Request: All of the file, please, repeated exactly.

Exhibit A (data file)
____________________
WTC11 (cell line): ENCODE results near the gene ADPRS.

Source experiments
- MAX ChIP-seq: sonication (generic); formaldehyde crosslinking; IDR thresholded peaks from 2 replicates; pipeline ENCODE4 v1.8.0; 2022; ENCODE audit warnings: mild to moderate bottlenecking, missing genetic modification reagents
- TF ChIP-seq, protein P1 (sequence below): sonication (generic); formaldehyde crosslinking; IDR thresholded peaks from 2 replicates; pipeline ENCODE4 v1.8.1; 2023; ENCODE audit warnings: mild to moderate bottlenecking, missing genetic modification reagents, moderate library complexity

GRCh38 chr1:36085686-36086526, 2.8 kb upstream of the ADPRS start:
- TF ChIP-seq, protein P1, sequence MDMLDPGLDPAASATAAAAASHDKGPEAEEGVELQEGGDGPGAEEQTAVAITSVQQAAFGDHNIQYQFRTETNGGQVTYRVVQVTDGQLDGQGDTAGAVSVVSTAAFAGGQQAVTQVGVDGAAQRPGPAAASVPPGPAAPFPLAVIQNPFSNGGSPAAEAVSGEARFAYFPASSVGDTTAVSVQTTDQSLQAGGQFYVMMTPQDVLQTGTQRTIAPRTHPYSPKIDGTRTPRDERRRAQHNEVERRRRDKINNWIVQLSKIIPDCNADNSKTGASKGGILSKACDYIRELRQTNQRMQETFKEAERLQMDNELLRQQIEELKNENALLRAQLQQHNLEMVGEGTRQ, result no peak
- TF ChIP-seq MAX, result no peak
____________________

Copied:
WTC11 (cell line): ENCODE results near the gene ADPRS.

Source experiments
- MAX ChIP-seq: sonication (generic); formaldehyde crosslinking; IDR thresholded peaks from 2 replicates; pipeline ENCODE4 v1.8.0; 2022; ENCODE audit warnings: mild to moderate bottlenecking, missing genetic modification reagents
- TF ChIP-seq, protein P1 (sequence below): sonication (generic); formaldehyde crosslinking; IDR thresholded peaks from 2 replicates; pipeline ENCODE4 v1.8.1; 2023; ENCODE audit warnings: mild to moderate bottlenecking, missing genetic modification reagents, moderate library complexity

GRCh38 chr1:36085686-36086526, 2.8 kb upstream of the ADPRS start:
- TF ChIP-seq, protein P1, sequence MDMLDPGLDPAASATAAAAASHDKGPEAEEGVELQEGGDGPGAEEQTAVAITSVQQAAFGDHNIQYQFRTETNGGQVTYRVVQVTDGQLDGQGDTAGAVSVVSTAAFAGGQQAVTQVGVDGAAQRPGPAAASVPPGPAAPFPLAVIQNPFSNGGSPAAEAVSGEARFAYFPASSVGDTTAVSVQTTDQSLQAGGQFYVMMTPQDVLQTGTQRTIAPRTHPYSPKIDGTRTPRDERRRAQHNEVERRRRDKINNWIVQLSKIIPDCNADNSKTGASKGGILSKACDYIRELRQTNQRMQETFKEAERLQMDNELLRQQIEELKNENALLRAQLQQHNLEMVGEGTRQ, result no peak
- TF ChIP-seq MAX, result no peak